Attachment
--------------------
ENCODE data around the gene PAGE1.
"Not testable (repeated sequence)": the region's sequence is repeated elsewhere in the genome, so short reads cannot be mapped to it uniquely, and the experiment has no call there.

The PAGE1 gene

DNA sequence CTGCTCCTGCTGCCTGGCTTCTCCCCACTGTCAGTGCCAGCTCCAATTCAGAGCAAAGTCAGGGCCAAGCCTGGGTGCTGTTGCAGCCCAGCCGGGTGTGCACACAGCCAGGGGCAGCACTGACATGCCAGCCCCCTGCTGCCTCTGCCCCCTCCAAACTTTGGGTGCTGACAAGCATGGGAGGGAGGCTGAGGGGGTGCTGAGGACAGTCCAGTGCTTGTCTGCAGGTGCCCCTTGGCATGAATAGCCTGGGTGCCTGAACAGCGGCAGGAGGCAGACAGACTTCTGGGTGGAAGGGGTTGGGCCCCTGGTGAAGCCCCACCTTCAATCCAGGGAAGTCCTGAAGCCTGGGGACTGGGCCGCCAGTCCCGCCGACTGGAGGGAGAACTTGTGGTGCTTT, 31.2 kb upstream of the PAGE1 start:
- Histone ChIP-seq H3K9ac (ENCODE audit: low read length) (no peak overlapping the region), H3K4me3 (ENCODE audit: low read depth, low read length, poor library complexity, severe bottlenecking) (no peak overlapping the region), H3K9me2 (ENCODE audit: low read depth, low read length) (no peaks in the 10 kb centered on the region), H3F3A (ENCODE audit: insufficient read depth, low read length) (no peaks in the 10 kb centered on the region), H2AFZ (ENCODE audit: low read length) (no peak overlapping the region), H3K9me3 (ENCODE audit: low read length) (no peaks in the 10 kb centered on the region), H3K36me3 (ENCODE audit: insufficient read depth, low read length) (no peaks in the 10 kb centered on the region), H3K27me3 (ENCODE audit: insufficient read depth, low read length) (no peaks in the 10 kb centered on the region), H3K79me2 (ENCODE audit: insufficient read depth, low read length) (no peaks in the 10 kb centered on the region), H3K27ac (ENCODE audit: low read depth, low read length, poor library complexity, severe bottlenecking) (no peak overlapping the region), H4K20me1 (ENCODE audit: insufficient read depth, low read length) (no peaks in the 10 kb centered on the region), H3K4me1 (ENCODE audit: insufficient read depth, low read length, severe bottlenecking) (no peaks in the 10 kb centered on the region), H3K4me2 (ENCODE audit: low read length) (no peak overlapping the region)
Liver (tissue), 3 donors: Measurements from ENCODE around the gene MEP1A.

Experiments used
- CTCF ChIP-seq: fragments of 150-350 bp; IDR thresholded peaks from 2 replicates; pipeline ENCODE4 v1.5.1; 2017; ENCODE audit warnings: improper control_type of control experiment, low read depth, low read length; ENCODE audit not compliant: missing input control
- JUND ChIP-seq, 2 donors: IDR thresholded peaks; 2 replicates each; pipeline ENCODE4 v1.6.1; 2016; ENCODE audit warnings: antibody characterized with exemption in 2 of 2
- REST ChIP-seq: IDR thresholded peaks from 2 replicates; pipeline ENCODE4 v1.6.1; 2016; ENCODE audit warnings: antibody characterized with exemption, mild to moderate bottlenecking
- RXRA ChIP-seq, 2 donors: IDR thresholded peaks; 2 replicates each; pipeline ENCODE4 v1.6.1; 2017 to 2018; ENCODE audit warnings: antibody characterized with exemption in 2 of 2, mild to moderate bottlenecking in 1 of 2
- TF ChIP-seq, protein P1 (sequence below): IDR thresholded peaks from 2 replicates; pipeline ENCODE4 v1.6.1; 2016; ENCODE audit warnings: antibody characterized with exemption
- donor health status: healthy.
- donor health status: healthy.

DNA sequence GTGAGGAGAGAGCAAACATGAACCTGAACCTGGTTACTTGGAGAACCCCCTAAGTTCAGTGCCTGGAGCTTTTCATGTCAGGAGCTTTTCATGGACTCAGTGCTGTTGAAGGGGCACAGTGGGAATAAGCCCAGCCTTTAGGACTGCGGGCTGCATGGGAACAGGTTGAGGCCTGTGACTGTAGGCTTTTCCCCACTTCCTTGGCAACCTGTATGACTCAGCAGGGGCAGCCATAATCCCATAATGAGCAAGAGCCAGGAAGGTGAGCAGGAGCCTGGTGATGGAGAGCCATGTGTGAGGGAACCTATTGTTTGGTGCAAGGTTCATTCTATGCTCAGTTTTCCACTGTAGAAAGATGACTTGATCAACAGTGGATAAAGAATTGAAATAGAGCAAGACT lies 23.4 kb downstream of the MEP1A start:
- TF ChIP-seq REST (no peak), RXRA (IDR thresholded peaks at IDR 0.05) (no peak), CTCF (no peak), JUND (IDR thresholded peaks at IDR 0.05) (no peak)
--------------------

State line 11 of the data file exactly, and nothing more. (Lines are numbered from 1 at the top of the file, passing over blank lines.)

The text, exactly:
- RXRA ChIP-seq, 2 donors: IDR thresholded peaks; 2 replicates each; pipeline ENCODE4 v1.6.1; 2017 to 2018; ENCODE audit warnings: antibody characterized with exemption in 2 of 2, mild to moderate bottlenecking in 1 of 2